Country Gardener

Widely regarded as the authority on gardening in the south west

Spring flowering bulbs – it’s time for action

If you want lots of colour in your garden next spring you need to start planning and planting now

Get your timing right and prepare well

Garden Centres often sell bulbs for autumn planting from the end of July and want them out of the way by September to make room for Christmas-tree decorations. The message is: don’t be rushed. October is the best time for daffodils; November for tulips.
Prepare the soil properly. Remove weeds and incorporate lots of compost or other organic matter when planting bulbs. On heavy soils, dig in horticultural grit. Bulbs grown in pots need good drainage so put plenty of crocks in the bottom and use a well-drained compost. For pots use two parts John Innes No 2 with one part horticultural grit. Specialised bulb composts are expensive and only necessary in pots with poor drainage.

Arum LiliesPlant bulbs in pots

Most bulbs are ideal for growing in containers, but this especially suits those with large, showy flowers, such as tulips, lilies, arum lilies and alliums.
For bulbs that are only going to spend one season in their container, use a mix of three parts multi-purpose compost with one part grit. For long-term container displays, use three parts John Innes No 2 compost mixed with one part grit.
Plant at three times their depth and one bulb width apart.
To promote good flowering next year, feed the bulbs every seven to ten days with a high-potassium fertiliser such as a liquid tomato feed. Begin feeding as soon as shoots appear, and stop feeding once the foliage starts to die down at the end of the season.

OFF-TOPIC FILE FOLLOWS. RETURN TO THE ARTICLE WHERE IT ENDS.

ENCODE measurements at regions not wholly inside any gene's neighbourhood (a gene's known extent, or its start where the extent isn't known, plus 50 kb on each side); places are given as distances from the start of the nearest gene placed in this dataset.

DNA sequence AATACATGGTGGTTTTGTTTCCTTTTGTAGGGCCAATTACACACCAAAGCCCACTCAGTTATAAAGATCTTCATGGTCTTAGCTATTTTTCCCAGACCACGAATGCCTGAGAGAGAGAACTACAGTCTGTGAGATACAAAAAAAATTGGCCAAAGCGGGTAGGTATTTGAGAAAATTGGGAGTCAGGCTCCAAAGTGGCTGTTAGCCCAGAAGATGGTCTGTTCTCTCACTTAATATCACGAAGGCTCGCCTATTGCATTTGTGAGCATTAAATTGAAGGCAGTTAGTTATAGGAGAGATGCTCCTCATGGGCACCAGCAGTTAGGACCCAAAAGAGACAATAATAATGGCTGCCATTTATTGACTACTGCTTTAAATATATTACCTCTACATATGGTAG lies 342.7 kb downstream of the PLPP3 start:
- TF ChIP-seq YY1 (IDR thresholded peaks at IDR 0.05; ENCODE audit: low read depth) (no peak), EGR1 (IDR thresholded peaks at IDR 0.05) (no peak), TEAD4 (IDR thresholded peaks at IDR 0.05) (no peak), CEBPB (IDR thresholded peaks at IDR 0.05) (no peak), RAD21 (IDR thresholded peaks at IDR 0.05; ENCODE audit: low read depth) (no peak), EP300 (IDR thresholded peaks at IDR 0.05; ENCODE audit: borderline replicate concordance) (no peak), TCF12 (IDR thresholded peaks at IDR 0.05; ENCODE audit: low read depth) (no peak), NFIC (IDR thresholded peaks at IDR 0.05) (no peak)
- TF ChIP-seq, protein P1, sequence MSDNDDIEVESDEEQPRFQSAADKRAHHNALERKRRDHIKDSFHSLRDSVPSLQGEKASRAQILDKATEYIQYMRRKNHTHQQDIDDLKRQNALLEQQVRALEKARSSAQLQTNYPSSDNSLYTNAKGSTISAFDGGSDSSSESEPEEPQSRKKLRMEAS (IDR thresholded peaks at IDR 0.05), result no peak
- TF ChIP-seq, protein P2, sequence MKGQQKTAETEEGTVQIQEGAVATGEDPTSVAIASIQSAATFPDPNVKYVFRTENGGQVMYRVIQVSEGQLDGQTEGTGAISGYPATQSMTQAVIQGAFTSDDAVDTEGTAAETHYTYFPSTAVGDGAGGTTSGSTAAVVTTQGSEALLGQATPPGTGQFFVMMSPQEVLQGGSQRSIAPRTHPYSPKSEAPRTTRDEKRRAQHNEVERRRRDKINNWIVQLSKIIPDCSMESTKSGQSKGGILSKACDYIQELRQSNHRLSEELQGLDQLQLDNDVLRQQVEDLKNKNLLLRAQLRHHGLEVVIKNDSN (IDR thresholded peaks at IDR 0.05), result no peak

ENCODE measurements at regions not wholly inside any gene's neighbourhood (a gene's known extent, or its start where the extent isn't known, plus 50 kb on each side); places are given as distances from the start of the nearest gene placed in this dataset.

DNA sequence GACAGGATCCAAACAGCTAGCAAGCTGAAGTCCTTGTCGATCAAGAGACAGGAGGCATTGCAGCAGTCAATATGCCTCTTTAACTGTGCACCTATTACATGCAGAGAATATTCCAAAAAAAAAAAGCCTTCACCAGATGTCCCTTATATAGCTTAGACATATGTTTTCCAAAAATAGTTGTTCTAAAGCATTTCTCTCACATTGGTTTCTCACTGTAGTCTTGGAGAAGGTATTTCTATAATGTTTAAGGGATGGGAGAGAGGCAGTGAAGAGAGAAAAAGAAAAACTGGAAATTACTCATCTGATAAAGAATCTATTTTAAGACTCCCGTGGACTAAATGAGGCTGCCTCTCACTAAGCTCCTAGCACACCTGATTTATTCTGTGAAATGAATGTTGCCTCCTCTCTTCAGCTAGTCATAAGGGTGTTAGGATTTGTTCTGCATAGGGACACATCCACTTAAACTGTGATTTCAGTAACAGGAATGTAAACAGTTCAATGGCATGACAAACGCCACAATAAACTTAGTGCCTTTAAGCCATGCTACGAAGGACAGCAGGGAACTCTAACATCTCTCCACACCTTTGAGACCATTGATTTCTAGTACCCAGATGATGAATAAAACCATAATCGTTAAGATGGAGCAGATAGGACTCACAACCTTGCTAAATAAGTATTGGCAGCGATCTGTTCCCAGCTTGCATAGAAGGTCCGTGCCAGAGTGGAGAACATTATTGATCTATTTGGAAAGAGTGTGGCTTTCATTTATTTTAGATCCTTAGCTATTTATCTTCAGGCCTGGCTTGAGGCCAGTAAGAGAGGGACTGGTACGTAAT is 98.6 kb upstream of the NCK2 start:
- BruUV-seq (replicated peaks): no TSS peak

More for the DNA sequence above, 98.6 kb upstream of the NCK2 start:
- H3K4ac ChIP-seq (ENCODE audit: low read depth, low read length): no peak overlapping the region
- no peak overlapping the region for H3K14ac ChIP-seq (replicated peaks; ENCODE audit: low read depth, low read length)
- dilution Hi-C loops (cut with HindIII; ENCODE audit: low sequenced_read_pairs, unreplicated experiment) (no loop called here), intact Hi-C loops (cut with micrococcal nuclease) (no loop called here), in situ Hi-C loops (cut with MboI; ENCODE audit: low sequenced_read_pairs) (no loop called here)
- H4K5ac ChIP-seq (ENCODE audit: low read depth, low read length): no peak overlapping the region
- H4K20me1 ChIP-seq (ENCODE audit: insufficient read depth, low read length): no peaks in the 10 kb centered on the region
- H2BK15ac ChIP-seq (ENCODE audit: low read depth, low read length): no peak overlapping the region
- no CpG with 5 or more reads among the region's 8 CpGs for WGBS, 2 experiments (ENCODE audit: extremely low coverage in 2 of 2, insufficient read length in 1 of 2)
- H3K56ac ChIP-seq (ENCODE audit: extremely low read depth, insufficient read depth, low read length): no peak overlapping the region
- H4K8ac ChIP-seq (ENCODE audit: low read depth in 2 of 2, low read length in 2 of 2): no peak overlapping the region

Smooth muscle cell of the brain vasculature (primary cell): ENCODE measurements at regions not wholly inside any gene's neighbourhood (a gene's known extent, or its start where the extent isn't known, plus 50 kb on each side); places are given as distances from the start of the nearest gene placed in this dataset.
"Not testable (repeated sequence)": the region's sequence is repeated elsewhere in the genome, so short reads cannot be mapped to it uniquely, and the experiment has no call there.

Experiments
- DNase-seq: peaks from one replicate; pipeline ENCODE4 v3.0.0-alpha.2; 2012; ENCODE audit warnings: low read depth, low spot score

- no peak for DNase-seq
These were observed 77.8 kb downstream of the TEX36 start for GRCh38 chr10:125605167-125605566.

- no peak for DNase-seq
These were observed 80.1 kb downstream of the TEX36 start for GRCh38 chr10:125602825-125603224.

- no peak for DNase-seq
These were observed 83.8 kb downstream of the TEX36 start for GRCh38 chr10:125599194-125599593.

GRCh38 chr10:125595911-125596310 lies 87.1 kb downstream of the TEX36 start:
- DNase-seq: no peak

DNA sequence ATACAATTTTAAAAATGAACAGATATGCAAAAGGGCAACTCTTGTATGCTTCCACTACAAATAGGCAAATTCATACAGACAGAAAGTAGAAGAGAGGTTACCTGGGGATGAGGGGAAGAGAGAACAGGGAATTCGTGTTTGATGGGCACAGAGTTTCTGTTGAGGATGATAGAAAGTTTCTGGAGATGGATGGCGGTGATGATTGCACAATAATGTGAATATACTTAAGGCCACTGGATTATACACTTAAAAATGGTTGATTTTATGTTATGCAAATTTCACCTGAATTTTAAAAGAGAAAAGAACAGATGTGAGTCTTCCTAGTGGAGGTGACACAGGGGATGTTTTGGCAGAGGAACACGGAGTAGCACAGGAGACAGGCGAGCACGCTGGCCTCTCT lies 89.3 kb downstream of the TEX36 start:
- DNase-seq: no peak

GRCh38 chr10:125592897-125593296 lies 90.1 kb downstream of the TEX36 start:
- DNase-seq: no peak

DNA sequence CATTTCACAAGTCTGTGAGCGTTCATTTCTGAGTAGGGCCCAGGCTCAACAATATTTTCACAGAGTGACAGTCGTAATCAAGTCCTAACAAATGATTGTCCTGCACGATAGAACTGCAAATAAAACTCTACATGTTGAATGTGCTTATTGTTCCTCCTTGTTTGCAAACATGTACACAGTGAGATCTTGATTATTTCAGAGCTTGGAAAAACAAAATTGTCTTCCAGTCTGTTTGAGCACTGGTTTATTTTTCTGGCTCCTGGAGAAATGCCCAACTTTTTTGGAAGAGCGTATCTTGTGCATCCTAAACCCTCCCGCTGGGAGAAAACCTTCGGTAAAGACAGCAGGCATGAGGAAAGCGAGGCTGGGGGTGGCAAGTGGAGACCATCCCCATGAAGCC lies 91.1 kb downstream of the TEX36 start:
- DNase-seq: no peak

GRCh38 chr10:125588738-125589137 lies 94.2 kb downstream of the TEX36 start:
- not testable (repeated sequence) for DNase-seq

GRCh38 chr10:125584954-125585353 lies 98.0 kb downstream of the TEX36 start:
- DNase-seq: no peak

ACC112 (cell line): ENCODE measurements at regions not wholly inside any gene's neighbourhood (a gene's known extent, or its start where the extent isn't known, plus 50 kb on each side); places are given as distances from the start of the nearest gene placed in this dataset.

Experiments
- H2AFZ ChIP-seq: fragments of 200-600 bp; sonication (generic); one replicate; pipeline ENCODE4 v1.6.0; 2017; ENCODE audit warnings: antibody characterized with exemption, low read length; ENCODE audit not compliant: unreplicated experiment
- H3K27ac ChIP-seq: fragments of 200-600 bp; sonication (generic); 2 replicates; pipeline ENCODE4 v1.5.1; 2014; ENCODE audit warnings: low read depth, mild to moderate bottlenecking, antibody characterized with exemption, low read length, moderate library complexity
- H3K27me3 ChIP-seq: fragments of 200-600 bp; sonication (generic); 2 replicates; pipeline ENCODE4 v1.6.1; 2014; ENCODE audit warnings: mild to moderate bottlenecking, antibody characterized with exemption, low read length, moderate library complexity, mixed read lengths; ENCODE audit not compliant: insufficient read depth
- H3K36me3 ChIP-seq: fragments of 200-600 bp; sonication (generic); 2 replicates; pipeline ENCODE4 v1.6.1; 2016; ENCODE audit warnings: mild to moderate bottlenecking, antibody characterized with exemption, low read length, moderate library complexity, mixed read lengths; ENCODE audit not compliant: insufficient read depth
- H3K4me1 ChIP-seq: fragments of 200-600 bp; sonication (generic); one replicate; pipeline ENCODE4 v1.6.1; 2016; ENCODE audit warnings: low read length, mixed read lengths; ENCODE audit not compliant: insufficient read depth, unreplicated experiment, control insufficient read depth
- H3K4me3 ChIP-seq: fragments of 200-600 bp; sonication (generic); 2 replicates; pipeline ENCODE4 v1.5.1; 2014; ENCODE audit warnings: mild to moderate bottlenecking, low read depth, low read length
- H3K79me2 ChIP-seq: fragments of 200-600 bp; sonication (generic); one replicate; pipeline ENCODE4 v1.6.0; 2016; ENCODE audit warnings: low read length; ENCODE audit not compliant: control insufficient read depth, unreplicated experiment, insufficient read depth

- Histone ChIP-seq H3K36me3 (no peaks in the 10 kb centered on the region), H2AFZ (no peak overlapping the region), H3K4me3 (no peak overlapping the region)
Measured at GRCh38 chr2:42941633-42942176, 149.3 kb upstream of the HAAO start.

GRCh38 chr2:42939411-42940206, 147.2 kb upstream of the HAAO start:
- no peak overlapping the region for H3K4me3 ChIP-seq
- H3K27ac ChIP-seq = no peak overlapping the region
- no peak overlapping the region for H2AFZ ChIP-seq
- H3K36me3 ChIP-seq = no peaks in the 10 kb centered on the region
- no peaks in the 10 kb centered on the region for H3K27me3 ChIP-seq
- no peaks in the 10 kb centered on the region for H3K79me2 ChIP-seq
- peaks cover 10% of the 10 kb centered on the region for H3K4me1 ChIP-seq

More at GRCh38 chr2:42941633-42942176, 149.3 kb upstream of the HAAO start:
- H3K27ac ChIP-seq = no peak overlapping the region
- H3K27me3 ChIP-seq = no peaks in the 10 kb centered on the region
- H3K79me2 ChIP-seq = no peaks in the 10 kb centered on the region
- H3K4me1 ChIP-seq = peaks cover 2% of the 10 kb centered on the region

Fill large plastic pots with your favourite bulbs and, just before they are about to flower, use them to plug holes in the border. Plastic pots can also be slipped inside more elegant terracotta ones and whipped out when the bulbs are over. Store the pots behind a shed to allow the foliage to die down, keep them weed-free, top-dress with a layer of compost in the autumn, and bring them out again the following year.

Try some shade loving varieties

Not all bulbs need full sun. As well as woodland bulbs such as the dog's tooth violet (Erythronium dens-canis), and the wood anemone (Anemone nemorosa), many Mediterranean bulbs grow well in shade. Scilla peruviana has blue flowers the size of tennis balls and soon forms large colonies in cool, shady situations. Its relatives, the squills - Scilla siberica and S. bifolia - seed themselves everywhere, but the pools of blue they form are irresistible on dull spring days. The star-shaped flowers of Ipheion uniflorum create a similar effect but are less invasive.
If you have rich soil with plenty of added leafmould you will be able to grow the sumptuous black flowers of Fritillaria camschatcensis. The most majestic bulb for the dappled shade provided by deciduous trees is F. imperialis. A friend has masses of the deep orange form growing against a red-brick wall underneath a fig tree.

Beware of the enemies

The biggest destroyer of bulbs is the squirrel. Although they dig up daffodils they don't eat them. But they have a voracious appetite for crocus and tulips. Planting the bulbs deeper than normal can help. Bulbs are most vulnerable after planting, when the soil is easy for squirrels to dig. Chicken-wire placed over the pot, or the freshly dug soil, will deter them.

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